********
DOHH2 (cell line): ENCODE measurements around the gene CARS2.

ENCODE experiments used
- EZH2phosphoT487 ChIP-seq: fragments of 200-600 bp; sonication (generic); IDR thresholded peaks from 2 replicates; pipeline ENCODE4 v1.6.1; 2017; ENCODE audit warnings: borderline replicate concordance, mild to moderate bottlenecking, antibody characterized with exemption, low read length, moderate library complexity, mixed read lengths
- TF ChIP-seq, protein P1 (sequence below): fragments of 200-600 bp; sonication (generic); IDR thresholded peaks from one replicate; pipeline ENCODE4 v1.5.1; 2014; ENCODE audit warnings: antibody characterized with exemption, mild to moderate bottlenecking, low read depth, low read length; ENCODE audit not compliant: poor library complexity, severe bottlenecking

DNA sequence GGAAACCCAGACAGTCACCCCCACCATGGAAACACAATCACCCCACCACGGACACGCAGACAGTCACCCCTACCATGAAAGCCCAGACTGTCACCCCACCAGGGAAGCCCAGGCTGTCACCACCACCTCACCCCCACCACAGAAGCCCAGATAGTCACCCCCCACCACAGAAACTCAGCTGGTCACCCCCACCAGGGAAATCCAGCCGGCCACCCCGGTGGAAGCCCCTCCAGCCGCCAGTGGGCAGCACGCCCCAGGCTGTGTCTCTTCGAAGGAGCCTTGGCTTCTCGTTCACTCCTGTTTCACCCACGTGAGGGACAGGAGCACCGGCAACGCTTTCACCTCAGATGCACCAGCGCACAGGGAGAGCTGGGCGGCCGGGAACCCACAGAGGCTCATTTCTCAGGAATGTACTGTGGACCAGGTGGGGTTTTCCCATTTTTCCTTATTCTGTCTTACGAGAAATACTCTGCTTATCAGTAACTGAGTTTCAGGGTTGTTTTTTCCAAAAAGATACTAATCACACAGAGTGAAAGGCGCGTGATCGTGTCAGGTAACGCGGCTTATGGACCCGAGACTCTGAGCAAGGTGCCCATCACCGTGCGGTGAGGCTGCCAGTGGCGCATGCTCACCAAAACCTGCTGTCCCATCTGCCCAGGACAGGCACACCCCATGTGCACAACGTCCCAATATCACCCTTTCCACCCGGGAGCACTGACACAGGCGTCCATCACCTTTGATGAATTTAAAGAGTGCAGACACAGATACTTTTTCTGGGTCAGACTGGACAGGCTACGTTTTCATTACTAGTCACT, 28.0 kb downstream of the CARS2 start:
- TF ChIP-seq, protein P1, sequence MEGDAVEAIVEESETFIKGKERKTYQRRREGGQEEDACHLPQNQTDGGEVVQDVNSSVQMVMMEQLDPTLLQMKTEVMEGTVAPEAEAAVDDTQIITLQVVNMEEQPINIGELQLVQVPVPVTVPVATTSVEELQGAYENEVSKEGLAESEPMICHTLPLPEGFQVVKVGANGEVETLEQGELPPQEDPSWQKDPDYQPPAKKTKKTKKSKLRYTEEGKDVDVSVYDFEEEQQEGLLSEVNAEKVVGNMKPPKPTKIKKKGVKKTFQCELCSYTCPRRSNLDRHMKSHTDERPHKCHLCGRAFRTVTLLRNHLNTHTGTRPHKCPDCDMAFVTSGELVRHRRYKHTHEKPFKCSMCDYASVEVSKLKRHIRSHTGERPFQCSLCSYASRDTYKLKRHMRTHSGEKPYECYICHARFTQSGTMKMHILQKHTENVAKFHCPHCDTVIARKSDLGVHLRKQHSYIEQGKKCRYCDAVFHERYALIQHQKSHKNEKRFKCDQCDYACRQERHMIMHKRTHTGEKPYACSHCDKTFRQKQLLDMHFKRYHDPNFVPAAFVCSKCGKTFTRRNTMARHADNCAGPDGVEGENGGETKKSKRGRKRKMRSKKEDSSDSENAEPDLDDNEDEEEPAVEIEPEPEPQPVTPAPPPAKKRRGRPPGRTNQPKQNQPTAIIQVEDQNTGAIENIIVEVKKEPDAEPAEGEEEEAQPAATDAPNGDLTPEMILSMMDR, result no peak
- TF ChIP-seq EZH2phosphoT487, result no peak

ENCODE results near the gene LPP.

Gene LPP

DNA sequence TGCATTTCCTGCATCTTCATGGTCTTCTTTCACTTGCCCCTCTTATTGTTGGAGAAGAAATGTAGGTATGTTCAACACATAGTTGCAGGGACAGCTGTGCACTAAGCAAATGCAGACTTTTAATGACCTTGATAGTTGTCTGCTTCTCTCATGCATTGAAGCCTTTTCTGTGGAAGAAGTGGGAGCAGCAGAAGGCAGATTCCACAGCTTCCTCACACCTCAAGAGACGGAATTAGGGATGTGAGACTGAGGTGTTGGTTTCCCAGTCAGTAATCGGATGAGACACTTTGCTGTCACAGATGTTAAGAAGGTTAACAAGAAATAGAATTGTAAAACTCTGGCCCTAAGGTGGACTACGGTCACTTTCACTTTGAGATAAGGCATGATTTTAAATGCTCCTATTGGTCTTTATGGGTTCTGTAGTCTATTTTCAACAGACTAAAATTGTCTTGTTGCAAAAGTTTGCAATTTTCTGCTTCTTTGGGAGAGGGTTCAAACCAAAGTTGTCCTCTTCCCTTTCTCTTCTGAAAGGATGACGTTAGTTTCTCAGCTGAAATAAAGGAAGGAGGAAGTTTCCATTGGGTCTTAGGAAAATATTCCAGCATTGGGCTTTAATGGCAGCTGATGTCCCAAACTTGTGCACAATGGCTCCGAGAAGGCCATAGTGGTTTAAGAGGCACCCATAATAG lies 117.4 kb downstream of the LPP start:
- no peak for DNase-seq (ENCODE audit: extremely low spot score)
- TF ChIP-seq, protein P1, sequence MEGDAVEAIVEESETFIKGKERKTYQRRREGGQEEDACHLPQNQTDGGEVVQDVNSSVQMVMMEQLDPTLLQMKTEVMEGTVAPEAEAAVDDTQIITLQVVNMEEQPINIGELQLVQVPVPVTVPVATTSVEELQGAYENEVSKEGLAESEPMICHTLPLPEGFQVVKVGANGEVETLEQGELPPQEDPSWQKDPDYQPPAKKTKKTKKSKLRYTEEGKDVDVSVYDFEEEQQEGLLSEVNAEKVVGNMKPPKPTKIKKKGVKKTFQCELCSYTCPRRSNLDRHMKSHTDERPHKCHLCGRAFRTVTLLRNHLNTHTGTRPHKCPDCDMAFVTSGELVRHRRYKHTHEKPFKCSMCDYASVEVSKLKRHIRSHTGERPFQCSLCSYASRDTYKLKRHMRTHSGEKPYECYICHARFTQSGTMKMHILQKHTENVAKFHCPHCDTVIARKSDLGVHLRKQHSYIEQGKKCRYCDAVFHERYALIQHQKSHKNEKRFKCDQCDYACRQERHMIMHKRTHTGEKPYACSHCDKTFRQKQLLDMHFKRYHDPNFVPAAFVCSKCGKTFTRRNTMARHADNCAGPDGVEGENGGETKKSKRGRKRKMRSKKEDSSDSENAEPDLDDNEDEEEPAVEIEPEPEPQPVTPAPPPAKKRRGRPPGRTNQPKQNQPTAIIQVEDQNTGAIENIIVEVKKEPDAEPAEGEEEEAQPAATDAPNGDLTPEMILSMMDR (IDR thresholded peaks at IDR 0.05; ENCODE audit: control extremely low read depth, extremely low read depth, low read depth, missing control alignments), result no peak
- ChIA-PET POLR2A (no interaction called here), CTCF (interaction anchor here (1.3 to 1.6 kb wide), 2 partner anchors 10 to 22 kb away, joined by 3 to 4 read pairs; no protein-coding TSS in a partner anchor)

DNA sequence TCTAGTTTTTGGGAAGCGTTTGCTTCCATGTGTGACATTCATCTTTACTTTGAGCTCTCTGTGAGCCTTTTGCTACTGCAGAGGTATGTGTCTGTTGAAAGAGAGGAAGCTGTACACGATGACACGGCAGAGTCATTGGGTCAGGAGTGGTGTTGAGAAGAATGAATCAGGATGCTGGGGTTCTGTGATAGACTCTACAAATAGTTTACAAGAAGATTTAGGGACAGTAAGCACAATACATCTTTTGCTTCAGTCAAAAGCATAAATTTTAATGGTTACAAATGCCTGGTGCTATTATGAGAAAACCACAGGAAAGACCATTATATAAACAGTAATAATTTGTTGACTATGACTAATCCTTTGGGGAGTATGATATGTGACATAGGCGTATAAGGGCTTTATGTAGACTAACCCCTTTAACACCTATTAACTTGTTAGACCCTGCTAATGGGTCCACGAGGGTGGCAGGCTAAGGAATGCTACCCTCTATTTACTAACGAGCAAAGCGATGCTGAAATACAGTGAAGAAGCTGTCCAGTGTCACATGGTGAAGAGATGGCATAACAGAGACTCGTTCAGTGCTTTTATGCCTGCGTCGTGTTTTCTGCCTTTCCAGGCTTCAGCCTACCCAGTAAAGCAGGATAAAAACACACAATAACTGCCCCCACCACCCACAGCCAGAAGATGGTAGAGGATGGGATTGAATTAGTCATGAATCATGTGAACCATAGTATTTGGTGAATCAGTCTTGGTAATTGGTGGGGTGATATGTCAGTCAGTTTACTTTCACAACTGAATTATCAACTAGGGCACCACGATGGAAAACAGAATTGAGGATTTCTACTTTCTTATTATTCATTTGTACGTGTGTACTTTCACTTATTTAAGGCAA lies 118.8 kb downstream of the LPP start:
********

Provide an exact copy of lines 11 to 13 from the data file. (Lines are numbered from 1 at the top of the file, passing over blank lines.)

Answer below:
- no peak for DNase-seq (ENCODE audit: extremely low spot score)
- TF ChIP-seq, protein P1, sequence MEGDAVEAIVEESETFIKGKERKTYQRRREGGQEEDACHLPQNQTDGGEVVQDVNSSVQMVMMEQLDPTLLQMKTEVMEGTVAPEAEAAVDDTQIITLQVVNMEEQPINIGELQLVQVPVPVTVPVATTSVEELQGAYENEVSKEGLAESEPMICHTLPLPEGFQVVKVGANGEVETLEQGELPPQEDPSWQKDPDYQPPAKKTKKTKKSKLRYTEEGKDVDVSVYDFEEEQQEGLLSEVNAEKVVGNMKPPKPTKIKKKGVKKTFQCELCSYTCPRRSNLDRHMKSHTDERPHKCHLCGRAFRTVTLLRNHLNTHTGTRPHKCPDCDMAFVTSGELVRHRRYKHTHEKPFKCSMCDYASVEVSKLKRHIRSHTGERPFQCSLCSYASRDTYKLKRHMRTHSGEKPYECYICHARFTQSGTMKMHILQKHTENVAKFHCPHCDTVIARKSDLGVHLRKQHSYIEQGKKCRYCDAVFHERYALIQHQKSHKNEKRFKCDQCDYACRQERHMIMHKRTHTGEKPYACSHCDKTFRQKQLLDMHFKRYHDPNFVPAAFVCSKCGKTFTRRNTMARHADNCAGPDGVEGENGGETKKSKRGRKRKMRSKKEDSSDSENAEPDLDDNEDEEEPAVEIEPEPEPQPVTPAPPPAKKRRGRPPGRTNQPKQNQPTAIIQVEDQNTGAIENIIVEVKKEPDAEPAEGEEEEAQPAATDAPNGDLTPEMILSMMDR (IDR thresholded peaks at IDR 0.05; ENCODE audit: control extremely low read depth, extremely low read depth, low read depth, missing control alignments), result no peak
- ChIA-PET POLR2A (no interaction called here), CTCF (interaction anchor here (1.3 to 1.6 kb wide), 2 partner anchors 10 to 22 kb away, joined by 3 to 4 read pairs; no protein-coding TSS in a partner anchor)